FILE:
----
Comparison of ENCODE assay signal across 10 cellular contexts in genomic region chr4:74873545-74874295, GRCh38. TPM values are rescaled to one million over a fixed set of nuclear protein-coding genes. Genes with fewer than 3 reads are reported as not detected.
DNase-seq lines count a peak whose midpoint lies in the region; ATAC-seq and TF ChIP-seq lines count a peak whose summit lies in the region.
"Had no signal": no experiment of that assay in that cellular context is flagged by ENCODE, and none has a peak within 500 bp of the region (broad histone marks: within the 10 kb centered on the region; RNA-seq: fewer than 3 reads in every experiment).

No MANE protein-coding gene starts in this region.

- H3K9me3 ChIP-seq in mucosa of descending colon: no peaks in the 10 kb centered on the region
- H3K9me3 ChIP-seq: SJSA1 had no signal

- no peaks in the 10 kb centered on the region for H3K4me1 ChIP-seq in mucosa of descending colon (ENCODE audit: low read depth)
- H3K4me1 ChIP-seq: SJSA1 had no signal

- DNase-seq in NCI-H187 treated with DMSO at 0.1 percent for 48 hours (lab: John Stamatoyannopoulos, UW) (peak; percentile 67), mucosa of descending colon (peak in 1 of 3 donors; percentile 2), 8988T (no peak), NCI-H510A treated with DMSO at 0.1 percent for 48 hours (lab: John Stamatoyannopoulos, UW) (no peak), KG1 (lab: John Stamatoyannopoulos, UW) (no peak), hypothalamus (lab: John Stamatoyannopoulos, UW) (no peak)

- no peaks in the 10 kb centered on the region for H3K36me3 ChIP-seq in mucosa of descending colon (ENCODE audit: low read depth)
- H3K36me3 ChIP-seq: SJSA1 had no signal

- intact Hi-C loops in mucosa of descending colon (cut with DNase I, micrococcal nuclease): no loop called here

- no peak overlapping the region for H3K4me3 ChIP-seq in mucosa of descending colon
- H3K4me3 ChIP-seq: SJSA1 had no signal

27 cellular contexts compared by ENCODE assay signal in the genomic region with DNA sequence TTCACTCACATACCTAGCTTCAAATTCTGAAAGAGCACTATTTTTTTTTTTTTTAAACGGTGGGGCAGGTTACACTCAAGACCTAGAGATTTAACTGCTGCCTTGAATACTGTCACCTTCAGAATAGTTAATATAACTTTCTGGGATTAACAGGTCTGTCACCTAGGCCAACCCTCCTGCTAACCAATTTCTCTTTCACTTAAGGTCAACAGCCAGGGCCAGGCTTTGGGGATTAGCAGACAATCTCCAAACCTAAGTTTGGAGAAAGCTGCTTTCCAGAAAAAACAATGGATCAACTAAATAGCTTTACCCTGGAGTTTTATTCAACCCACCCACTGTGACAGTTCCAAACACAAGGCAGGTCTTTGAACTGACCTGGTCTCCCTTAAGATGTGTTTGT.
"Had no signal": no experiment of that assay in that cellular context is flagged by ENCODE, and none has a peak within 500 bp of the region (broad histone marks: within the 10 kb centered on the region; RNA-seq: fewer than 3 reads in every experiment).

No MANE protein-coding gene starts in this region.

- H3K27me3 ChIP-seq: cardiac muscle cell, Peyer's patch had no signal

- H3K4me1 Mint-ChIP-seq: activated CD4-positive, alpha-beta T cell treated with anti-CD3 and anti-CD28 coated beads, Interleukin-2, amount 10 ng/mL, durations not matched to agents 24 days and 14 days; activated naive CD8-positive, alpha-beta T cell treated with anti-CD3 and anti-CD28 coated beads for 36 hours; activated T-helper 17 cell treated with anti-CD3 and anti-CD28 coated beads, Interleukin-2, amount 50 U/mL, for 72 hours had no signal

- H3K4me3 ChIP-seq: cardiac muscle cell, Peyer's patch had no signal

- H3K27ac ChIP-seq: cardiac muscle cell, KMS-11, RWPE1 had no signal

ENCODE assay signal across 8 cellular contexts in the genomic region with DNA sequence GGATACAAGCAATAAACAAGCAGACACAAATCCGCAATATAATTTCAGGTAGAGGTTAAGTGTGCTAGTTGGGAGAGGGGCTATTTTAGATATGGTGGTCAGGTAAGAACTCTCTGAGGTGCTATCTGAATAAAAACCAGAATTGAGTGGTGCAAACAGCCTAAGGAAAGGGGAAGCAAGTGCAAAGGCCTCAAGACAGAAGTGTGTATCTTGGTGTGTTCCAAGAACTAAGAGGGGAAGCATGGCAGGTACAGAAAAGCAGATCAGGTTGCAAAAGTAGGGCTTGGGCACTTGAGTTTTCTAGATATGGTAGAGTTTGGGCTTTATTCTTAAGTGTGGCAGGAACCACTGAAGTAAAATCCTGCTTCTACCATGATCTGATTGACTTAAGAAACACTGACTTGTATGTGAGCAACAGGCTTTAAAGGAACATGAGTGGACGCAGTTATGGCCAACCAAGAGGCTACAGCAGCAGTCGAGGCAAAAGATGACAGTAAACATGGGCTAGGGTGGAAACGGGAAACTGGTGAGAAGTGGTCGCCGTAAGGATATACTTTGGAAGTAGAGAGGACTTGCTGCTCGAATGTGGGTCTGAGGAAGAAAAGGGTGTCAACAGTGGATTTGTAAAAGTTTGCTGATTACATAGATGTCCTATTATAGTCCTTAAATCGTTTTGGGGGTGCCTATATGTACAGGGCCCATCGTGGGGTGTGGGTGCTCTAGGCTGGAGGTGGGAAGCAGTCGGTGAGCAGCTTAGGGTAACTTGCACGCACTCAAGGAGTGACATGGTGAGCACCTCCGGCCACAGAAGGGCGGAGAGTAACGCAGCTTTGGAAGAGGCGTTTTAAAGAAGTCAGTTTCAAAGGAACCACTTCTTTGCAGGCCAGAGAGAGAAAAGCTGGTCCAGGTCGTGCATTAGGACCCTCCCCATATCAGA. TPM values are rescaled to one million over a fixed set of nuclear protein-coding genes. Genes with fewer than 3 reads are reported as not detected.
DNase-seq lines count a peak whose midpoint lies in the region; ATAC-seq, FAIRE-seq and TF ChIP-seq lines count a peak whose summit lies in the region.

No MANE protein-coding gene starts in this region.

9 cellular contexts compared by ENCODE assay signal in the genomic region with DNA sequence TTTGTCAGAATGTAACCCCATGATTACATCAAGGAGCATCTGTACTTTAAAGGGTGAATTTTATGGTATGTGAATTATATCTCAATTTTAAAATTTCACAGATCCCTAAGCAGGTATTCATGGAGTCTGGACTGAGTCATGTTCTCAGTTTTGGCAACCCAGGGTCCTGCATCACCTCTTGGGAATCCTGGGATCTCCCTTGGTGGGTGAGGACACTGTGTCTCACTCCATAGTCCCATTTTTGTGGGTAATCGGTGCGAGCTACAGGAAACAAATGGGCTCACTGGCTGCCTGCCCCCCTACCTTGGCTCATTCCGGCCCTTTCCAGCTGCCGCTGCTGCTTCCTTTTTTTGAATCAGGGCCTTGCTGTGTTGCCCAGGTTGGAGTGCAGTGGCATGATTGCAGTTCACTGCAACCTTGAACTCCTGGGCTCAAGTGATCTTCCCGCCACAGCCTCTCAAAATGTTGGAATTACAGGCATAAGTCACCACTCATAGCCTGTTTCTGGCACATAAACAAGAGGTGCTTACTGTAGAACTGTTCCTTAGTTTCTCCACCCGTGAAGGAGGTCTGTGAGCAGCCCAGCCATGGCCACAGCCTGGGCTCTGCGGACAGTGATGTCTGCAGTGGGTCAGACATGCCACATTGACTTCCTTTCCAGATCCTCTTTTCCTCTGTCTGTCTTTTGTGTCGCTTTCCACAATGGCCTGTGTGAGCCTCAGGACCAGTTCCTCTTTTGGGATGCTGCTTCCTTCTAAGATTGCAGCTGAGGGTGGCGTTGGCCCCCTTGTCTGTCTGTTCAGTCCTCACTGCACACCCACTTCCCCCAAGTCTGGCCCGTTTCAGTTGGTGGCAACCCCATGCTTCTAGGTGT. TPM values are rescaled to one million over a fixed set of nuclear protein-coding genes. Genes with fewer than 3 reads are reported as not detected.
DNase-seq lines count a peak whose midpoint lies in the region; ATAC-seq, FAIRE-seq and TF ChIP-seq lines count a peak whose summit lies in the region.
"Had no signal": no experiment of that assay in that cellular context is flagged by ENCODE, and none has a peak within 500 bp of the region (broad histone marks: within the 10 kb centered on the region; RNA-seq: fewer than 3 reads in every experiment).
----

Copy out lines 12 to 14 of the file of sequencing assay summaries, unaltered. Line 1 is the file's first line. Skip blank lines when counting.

- intact Hi-C loops in mucosa of descending colon (cut with DNase I, micrococcal nuclease): no loop called here

- no peak overlapping the region for H3K4me3 ChIP-seq in mucosa of descending colon
- H3K4me3 ChIP-seq: SJSA1 had no signal